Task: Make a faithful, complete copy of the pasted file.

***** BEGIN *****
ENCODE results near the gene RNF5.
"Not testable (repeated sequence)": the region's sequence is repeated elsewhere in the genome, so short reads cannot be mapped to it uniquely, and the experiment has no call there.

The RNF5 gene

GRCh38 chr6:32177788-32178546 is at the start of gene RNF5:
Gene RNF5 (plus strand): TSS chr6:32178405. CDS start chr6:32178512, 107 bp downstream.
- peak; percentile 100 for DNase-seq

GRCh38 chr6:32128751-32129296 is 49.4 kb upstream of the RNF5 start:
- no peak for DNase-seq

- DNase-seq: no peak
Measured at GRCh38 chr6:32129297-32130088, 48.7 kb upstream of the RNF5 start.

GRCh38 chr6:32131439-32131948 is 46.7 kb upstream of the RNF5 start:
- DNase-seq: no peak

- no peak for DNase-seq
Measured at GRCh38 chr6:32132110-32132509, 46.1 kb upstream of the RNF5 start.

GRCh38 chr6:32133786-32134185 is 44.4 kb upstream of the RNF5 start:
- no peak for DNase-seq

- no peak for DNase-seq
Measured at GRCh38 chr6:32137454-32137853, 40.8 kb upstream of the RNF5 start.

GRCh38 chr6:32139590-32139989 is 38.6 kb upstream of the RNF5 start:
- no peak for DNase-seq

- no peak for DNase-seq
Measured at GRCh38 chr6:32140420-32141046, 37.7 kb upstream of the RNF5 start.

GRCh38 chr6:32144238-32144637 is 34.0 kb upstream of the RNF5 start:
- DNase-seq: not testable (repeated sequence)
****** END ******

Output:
ENCODE results near the gene RNF5.
"Not testable (repeated sequence)": the region's sequence is repeated elsewhere in the genome, so short reads cannot be mapped to it uniquely, and the experiment has no call there.

The RNF5 gene

GRCh38 chr6:32177788-32178546 is at the start of gene RNF5:
Gene RNF5 (plus strand): TSS chr6:32178405. CDS start chr6:32178512, 107 bp downstream.
- peak; percentile 100 for DNase-seq

GRCh38 chr6:32128751-32129296 is 49.4 kb upstream of the RNF5 start:
- no peak for DNase-seq

- DNase-seq: no peak
Measured at GRCh38 chr6:32129297-32130088, 48.7 kb upstream of the RNF5 start.

GRCh38 chr6:32131439-32131948 is 46.7 kb upstream of the RNF5 start:
- DNase-seq: no peak

- no peak for DNase-seq
Measured at GRCh38 chr6:32132110-32132509, 46.1 kb upstream of the RNF5 start.

GRCh38 chr6:32133786-32134185 is 44.4 kb upstream of the RNF5 start:
- no peak for DNase-seq

- no peak for DNase-seq
Measured at GRCh38 chr6:32137454-32137853, 40.8 kb upstream of the RNF5 start.

GRCh38 chr6:32139590-32139989 is 38.6 kb upstream of the RNF5 start:
- no peak for DNase-seq

- no peak for DNase-seq
Measured at GRCh38 chr6:32140420-32141046, 37.7 kb upstream of the RNF5 start.

GRCh38 chr6:32144238-32144637 is 34.0 kb upstream of the RNF5 start:
- DNase-seq: not testable (repeated sequence)